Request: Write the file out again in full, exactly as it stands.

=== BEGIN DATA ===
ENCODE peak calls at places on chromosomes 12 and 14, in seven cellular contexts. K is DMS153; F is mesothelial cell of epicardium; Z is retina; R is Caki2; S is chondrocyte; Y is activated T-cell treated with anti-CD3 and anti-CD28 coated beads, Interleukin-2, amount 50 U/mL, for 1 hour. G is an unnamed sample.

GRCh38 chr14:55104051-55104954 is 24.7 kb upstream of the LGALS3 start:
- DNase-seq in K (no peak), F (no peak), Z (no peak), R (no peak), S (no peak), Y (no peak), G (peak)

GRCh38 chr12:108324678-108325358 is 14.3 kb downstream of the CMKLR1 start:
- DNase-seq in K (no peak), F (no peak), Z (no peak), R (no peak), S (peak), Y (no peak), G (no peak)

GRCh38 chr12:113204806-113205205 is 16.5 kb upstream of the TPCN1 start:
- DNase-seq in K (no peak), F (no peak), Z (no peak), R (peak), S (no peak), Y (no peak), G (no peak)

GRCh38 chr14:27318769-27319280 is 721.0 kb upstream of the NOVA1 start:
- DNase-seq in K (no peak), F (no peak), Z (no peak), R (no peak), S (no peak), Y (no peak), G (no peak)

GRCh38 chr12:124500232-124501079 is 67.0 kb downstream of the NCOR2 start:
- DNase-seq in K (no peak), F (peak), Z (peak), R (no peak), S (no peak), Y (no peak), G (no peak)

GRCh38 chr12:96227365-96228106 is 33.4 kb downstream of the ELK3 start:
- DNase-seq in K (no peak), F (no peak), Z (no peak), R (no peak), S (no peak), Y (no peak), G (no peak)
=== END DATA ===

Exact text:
ENCODE peak calls at places on chromosomes 12 and 14, in seven cellular contexts. K is DMS153; F is mesothelial cell of epicardium; Z is retina; R is Caki2; S is chondrocyte; Y is activated T-cell treated with anti-CD3 and anti-CD28 coated beads, Interleukin-2, amount 50 U/mL, for 1 hour. G is an unnamed sample.

GRCh38 chr14:55104051-55104954 is 24.7 kb upstream of the LGALS3 start:
- DNase-seq in K (no peak), F (no peak), Z (no peak), R (no peak), S (no peak), Y (no peak), G (peak)

GRCh38 chr12:108324678-108325358 is 14.3 kb downstream of the CMKLR1 start:
- DNase-seq in K (no peak), F (no peak), Z (no peak), R (no peak), S (peak), Y (no peak), G (no peak)

GRCh38 chr12:113204806-113205205 is 16.5 kb upstream of the TPCN1 start:
- DNase-seq in K (no peak), F (no peak), Z (no peak), R (peak), S (no peak), Y (no peak), G (no peak)

GRCh38 chr14:27318769-27319280 is 721.0 kb upstream of the NOVA1 start:
- DNase-seq in K (no peak), F (no peak), Z (no peak), R (no peak), S (no peak), Y (no peak), G (no peak)

GRCh38 chr12:124500232-124501079 is 67.0 kb downstream of the NCOR2 start:
- DNase-seq in K (no peak), F (peak), Z (peak), R (no peak), S (no peak), Y (no peak), G (no peak)

GRCh38 chr12:96227365-96228106 is 33.4 kb downstream of the ELK3 start:
- DNase-seq in K (no peak), F (no peak), Z (no peak), R (no peak), S (no peak), Y (no peak), G (no peak)